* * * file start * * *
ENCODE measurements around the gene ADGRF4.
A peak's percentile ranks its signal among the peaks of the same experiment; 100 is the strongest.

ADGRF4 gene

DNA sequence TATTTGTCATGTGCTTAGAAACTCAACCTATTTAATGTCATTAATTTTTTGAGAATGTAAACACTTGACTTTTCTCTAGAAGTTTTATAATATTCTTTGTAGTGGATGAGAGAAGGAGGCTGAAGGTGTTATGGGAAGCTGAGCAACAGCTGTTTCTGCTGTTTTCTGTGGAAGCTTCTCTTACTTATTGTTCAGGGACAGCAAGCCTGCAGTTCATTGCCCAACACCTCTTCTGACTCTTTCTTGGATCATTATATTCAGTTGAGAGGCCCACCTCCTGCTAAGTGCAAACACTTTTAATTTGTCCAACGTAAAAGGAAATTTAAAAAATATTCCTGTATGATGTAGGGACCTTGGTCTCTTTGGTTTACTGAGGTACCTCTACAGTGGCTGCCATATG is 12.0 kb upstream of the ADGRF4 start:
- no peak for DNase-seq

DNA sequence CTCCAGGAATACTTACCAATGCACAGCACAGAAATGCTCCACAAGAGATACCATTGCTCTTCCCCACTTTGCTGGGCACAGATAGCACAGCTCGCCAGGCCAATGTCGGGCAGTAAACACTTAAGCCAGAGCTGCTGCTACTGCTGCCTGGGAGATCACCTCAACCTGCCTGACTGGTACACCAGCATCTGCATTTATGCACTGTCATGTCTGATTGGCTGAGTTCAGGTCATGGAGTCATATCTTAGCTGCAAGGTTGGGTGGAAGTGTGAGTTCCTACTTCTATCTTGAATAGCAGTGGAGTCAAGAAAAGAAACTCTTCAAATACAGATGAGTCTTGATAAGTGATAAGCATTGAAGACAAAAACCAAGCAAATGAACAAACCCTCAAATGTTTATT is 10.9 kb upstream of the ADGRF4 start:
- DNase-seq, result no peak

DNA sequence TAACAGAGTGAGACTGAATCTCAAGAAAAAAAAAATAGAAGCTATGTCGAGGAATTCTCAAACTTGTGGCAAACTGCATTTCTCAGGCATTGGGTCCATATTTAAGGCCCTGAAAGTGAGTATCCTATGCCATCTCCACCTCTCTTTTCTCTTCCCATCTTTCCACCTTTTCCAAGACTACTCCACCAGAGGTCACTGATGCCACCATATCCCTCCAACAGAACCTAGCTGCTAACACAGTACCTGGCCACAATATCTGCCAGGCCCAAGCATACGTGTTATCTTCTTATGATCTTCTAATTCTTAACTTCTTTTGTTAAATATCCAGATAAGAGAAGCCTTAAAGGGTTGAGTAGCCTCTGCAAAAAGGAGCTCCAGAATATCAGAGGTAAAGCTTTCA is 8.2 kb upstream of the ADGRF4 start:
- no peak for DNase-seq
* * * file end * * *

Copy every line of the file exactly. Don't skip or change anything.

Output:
ENCODE measurements around the gene ADGRF4.
A peak's percentile ranks its signal among the peaks of the same experiment; 100 is the strongest.

ADGRF4 gene

DNA sequence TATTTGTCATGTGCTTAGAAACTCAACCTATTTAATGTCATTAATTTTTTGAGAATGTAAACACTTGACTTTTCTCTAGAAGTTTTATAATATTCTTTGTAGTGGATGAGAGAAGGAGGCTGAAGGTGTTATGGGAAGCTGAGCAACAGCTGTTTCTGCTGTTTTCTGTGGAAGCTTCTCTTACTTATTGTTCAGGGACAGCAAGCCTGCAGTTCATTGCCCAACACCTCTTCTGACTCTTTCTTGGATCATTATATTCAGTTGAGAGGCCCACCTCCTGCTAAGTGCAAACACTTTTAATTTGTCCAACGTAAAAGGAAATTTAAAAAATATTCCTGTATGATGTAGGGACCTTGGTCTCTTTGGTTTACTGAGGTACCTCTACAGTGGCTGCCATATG is 12.0 kb upstream of the ADGRF4 start:
- no peak for DNase-seq

DNA sequence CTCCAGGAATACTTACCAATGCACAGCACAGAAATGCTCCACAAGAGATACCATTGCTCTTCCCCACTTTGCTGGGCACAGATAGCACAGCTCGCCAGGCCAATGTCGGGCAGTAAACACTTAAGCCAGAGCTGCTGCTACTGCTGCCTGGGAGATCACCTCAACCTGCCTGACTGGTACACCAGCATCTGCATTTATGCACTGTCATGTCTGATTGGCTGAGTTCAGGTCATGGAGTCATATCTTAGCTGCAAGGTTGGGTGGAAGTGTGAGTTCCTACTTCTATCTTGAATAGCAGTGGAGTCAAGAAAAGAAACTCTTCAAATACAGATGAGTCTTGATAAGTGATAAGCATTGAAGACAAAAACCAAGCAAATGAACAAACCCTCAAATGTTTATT is 10.9 kb upstream of the ADGRF4 start:
- DNase-seq, result no peak

DNA sequence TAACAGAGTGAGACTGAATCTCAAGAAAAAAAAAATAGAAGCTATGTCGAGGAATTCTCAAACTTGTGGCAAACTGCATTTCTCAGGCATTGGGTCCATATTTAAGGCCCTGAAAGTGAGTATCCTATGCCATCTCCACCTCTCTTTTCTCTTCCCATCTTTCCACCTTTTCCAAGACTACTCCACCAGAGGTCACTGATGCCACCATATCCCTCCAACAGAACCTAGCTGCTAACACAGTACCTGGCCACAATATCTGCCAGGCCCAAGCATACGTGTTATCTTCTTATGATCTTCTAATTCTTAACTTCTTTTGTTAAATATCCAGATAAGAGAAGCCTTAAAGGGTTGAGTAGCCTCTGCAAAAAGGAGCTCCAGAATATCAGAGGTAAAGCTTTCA is 8.2 kb upstream of the ADGRF4 start:
- no peak for DNase-seq